At the same moment, the face, arms and the whole body of the lovely young girl were covered with the long hair which Ourson had worn, and Ourson appeared with a white smooth skin, which set off his extreme beauty to advantage.
Violette gazed at him with admiration, while he, his eyes cast down and full of tears, dared not look at his poor Violette, so horribly metamorphosed. At last he looked up, threw himself in her arms, and they wept together.
Ourson was marvellously handsome. Violette was, as Ourson had been, without form, without beauty, but not ugly. When Violette raised her head and looked at Agnella, the latter extended her hands towards her, and said:—
"Thanks, my daughter, my noble, generous child."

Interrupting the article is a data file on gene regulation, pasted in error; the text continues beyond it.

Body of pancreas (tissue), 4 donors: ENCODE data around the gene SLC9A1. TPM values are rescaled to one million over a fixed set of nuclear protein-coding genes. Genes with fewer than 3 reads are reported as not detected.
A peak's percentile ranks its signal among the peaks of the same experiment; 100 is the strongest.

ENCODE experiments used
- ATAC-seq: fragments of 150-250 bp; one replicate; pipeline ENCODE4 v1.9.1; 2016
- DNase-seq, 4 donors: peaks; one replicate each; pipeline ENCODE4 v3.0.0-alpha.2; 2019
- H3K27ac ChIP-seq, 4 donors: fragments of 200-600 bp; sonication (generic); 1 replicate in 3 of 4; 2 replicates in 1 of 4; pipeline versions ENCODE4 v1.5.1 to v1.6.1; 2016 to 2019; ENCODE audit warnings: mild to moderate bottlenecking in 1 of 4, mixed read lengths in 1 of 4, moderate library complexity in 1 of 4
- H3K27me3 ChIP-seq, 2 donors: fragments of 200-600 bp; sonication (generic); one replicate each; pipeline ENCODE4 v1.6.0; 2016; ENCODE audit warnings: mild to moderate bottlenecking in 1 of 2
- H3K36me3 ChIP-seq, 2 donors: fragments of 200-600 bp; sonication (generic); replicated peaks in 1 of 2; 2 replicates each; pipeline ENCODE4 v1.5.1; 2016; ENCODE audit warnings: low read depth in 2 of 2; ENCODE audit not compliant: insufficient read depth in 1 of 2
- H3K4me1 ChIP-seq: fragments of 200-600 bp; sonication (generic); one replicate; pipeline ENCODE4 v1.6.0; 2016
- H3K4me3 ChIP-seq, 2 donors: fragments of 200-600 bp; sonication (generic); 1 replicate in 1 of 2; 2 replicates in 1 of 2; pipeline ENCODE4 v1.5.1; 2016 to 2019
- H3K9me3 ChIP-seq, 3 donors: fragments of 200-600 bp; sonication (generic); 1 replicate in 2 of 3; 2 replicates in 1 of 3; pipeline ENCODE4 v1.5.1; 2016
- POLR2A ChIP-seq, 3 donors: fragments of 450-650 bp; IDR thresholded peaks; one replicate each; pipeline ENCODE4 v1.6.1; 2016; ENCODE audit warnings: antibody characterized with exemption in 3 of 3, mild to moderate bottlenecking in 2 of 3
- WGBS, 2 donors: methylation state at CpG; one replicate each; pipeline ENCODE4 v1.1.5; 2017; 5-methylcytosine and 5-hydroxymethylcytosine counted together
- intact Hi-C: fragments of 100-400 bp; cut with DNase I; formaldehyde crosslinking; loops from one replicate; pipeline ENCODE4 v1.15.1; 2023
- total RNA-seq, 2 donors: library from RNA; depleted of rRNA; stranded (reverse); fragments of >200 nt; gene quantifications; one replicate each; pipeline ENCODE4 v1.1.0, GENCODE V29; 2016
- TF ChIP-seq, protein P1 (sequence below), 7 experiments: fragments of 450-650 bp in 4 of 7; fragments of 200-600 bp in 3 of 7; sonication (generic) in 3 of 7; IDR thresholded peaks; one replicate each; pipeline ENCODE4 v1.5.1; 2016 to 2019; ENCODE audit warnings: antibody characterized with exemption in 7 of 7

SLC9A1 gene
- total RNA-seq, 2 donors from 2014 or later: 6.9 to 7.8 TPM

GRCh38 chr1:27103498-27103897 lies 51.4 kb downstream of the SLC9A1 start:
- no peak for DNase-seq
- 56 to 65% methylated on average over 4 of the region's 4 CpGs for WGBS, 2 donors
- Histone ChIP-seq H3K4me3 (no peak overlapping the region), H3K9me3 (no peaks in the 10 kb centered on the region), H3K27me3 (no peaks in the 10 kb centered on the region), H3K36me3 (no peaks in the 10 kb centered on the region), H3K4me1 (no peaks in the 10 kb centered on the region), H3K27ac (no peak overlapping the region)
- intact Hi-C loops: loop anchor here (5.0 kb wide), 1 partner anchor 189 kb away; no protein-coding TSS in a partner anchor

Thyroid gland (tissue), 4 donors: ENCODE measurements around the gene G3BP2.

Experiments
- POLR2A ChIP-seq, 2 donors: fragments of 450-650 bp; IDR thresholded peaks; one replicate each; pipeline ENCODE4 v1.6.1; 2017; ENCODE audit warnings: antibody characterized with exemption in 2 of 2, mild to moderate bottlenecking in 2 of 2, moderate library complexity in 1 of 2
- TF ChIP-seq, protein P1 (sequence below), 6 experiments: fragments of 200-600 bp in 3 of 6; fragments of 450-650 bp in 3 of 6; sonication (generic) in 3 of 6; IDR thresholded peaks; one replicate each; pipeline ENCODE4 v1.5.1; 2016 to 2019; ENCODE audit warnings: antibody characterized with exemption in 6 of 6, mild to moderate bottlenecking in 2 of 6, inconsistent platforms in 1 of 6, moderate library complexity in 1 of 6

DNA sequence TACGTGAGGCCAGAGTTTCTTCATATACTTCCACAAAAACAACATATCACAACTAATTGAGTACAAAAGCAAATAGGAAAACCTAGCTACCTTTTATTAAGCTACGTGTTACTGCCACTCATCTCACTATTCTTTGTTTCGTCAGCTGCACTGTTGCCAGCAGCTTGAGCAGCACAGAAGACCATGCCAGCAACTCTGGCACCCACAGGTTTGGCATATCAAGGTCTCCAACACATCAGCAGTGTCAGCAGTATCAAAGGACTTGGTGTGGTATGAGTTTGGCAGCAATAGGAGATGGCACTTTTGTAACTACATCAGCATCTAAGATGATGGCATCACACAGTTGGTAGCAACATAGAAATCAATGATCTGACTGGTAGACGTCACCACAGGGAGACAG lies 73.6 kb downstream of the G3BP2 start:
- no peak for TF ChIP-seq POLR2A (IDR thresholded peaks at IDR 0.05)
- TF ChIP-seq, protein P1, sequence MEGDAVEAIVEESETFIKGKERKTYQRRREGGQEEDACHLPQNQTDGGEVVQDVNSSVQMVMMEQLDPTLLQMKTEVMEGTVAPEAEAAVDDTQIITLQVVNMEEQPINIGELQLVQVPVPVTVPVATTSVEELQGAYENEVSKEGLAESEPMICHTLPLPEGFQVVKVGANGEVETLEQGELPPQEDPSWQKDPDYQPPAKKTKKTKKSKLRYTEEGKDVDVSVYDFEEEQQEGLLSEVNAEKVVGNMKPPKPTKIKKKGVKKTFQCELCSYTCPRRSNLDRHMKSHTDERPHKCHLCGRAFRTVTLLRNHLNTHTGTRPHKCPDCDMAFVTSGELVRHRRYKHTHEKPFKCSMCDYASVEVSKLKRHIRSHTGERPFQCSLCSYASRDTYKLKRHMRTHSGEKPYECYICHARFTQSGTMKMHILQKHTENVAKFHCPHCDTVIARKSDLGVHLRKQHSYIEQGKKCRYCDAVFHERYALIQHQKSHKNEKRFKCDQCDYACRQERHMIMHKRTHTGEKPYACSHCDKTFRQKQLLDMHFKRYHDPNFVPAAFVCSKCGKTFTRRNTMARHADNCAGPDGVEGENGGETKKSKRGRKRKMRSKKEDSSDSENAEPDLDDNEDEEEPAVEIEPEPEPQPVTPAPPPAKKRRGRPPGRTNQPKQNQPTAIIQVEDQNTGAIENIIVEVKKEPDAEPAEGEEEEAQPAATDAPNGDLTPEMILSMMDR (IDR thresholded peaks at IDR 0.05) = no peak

"Mother," said Violette, in low voice, "do you love me still?"
"Do I love you, my cherished child? Yes, a hundred times, a thousand times more than ever before."
"Violette," said Ourson, "never fear being ugly in our eyes. To my eyes, you are a hundred times more beautiful than when clothed with all your loveliness. To me you are a sister—a friend incomparable. You will always be the companion of my life, the ideal of my heart."